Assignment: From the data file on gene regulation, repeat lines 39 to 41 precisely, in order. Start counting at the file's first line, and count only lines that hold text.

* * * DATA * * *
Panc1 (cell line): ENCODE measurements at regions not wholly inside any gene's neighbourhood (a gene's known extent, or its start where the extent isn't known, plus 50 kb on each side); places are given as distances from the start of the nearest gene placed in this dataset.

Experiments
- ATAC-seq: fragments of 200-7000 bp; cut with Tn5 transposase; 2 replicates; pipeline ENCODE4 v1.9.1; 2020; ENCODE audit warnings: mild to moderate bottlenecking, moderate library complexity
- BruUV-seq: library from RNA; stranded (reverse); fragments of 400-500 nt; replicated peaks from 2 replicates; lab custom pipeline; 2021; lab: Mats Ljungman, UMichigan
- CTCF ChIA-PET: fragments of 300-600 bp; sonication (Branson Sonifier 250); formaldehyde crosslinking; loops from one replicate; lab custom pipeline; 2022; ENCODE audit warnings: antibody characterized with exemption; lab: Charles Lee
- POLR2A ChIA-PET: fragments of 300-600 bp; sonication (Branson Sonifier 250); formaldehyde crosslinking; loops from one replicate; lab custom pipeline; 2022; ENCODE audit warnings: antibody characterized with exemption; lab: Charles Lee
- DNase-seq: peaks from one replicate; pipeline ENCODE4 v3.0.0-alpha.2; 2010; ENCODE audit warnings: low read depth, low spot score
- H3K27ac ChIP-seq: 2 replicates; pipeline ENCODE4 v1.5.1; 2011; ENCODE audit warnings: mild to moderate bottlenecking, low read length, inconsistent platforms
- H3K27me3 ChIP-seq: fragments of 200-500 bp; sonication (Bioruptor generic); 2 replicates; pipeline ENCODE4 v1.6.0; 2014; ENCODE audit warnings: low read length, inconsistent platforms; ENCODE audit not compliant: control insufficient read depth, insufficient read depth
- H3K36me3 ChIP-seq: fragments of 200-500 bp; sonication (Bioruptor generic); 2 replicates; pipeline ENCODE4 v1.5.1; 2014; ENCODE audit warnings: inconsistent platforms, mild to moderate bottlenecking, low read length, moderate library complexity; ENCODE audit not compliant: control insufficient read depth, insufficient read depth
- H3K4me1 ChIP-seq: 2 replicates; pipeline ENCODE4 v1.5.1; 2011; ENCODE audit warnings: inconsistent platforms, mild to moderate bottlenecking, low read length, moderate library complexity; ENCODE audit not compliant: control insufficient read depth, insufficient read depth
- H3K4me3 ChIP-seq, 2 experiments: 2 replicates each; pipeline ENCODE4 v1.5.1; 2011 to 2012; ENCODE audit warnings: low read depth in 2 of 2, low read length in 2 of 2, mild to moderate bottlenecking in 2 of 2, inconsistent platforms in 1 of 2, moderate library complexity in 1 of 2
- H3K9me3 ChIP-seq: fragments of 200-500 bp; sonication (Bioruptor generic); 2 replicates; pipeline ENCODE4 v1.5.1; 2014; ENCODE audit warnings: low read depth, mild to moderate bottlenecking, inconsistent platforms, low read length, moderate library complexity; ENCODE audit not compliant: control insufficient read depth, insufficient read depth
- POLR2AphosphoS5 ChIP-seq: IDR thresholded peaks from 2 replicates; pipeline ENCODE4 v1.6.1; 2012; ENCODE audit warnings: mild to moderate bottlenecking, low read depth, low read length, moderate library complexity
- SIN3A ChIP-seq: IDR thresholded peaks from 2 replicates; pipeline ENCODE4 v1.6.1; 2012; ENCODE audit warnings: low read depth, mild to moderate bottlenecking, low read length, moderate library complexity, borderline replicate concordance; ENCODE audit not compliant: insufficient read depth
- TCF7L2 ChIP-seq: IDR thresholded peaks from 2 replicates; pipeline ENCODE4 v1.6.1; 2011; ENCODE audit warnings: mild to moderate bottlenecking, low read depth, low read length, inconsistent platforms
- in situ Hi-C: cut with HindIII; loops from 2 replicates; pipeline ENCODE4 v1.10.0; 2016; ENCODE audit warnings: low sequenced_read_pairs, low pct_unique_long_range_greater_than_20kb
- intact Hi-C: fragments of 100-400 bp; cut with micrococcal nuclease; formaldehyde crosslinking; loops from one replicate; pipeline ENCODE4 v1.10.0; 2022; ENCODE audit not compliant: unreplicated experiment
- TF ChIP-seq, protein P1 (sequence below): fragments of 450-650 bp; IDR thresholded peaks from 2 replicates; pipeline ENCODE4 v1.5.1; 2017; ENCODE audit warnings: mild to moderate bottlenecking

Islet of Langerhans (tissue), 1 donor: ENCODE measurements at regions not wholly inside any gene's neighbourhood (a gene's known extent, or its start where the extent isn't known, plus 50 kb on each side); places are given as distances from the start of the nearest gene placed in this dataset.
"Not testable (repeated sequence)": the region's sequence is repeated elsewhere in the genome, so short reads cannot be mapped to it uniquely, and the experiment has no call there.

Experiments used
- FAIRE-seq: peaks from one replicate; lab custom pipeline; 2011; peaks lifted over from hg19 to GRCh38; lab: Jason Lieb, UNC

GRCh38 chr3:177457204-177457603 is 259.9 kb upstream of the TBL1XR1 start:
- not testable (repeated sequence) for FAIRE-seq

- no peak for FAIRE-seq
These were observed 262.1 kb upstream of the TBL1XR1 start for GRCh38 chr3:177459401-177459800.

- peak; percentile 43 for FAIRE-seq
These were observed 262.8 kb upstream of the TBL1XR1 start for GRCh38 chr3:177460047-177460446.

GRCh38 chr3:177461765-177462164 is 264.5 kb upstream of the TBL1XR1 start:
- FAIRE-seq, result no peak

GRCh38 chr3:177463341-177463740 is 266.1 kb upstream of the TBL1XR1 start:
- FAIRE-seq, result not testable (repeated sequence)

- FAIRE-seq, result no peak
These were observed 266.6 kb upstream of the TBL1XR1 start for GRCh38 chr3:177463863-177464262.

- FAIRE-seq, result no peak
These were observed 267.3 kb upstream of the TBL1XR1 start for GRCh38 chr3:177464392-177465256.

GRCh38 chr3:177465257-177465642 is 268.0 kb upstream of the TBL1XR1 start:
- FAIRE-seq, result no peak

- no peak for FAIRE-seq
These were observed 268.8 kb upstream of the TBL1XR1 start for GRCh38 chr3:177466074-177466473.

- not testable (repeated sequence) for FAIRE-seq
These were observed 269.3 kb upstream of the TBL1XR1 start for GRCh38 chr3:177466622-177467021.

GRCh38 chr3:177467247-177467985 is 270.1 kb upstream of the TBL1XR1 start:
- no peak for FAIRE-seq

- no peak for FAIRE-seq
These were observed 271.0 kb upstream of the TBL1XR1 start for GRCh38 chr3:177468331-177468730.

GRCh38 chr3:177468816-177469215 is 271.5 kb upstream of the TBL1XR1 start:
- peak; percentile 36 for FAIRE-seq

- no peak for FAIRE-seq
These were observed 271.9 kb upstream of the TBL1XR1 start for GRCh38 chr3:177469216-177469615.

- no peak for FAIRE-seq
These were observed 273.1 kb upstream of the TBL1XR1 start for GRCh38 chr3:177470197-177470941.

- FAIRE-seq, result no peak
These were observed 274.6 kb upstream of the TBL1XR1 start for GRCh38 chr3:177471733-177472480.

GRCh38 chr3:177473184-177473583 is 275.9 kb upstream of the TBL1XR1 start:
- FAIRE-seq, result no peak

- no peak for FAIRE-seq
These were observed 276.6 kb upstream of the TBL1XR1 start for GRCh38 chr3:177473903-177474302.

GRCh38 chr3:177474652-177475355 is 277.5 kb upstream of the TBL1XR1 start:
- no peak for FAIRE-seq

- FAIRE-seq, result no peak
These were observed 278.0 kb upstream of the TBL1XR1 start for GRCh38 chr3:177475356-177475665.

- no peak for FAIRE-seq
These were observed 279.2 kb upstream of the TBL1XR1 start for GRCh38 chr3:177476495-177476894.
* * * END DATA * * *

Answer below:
- FAIRE-seq, result no peak

- no peak for FAIRE-seq
These were observed 268.8 kb upstream of the TBL1XR1 start for GRCh38 chr3:177466074-177466473.